Some Fear N.Y. Fed Too Heavily Influenced by Wall Street Ideology
Monday, July 20, 2009
NEW YORK -- The low-slung cubicles wrap around the ninth floor of a building three blocks from Wall Street, each manned by a young staffer staring at flashing numbers on a flat-screen computer monitor and working the phones to gather the latest chatter from financial markets around the world.
It could be any investment bank or hedge fund. Instead, it is the markets group of the Federal Reserve Bank of New York, which has been on the front lines of the government's response to the financial crisis. Federal Reserve and Treasury Department officials make the major decisions, but the New York Fed executes them.
The information gathered there provides crucial insights into the financial world for top policymakers. But the bank is so close to Wall Street -- physically, culturally and intellectually -- that some economic experts worry that the New York Fed puts the interests of the financial industry ahead of those of ordinary Americans.
"The New York Fed sticks out as being not just very, very close to Wall Street, but to the most powerful people on Wall Street," said Simon Johnson, an economist at MIT. "I worry that they pay too much deference to the expertise and presumed wisdom of a sector that screwed up massively."
Even some former insiders at the Fed say the bank does not pay enough attention to the fundamental flaws in the country's financial system or to the risks associated with bailing out financial firms -- for instance, the chance that banks will be encouraged to take more unwise gambles. These experts worry that the New York Fed has adopted the mindset of a trading floor: well attuned to ripples in financial markets but not to long-term trends and dangers.
Last month, for instance, Wall Street bond traders wanted the central bank to ramp up its purchase of Treasury bonds, which would help the traders by driving up prices. But Fed officials in Washington and around the country concluded that such a move would be counterproductive in the longer run, in contrast to some New York Fed staffers, whose views more closely mirrored those on Wall Street.
New York Fed employees "play a very valuable role, day in, day out, with detailed contacts with the big financial firms," said William Poole, a former president of the Federal Reserve Bank of St. Louis who is now at the Cato Institute. "What I think is missing is a longer-run perspective. They tend to be sort of short-term in their outlook, which is true of a lot of the financial firms. Traders have a horizon of a few hours or a few weeks, at most."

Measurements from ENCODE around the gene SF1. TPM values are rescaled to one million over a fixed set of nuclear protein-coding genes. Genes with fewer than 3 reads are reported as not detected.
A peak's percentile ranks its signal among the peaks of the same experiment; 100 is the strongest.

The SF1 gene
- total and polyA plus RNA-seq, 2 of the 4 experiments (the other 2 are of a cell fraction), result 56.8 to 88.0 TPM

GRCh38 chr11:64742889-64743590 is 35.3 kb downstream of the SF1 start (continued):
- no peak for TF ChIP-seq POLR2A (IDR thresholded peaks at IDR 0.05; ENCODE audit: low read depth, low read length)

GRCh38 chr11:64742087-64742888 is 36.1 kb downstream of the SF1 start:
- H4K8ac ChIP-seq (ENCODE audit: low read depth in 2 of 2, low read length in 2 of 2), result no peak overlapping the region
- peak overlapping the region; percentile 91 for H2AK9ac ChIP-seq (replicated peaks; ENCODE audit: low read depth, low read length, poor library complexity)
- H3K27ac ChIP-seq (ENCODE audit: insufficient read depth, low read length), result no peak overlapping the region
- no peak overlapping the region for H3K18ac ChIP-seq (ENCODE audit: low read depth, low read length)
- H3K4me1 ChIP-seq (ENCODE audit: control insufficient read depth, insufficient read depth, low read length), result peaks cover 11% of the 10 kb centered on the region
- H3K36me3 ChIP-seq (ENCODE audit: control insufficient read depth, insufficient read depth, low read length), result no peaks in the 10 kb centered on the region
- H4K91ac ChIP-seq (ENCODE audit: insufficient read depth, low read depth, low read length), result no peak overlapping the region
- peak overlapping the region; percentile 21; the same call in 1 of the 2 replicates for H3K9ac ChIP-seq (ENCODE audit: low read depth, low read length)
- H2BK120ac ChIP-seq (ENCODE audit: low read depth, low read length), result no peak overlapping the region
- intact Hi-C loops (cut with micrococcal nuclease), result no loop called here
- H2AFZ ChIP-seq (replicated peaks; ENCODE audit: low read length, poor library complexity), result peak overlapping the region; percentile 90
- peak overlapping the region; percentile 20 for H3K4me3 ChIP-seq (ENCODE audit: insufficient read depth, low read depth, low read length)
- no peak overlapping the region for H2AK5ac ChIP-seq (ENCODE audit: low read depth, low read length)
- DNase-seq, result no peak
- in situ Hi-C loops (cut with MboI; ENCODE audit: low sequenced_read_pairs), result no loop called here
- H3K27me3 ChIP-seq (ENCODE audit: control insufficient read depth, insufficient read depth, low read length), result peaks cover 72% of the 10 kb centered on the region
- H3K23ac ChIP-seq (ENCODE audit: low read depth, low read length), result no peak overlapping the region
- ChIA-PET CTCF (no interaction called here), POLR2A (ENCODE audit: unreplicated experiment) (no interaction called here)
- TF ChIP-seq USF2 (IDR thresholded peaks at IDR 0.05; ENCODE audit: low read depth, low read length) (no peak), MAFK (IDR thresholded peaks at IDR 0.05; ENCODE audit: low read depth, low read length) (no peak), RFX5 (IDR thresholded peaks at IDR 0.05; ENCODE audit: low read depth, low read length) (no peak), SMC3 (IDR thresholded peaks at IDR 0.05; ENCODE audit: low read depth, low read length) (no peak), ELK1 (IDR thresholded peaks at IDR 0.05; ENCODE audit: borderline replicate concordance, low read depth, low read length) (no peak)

The New York Fed's home is a fortresslike building, with bars securing the windows on lower floors. Its main lobby resembles a Gothic cathedral: dim, quiet, with stone walls, as if to inspire a mix of fear and awe.
Like the other 11 regional Federal Reserve banks, the New York Fed is a curious mix of public and private, part of a system Congress created in 1913 to avoid concentrated power in Washington or New York alone. Its board of directors is composed of bankers, businesspeople and community leaders, who select the bank president with approval from Fed governors in Washington. Banks in New York, Connecticut and parts of New Jersey own shares in the New York Fed, though its profits are returned to the U.S. Treasury.
The man in charge is a soft-spoken economist named William C. Dudley, who took over as president in January, replacing Timothy F. Geithner when he became Treasury secretary.
With a proclivity for button-down Oxford shirts and rumpled suits, Dudley does not fit the mold of a Wall Street executive. He has won fans across the Federal Reserve System for a collaborative style, as well as a talent for explaining complicated problems in the financial world and drawing up solutions to them.
It is his résumé that alarms some critics, who see an example of a too-cozy relationship between financial firms and their lead regulator. One of several bank officials who have worked in the private sector, Dudley was at Goldman Sachs for two decades, including 10 years as chief economist, before joining the New York Fed in 2007.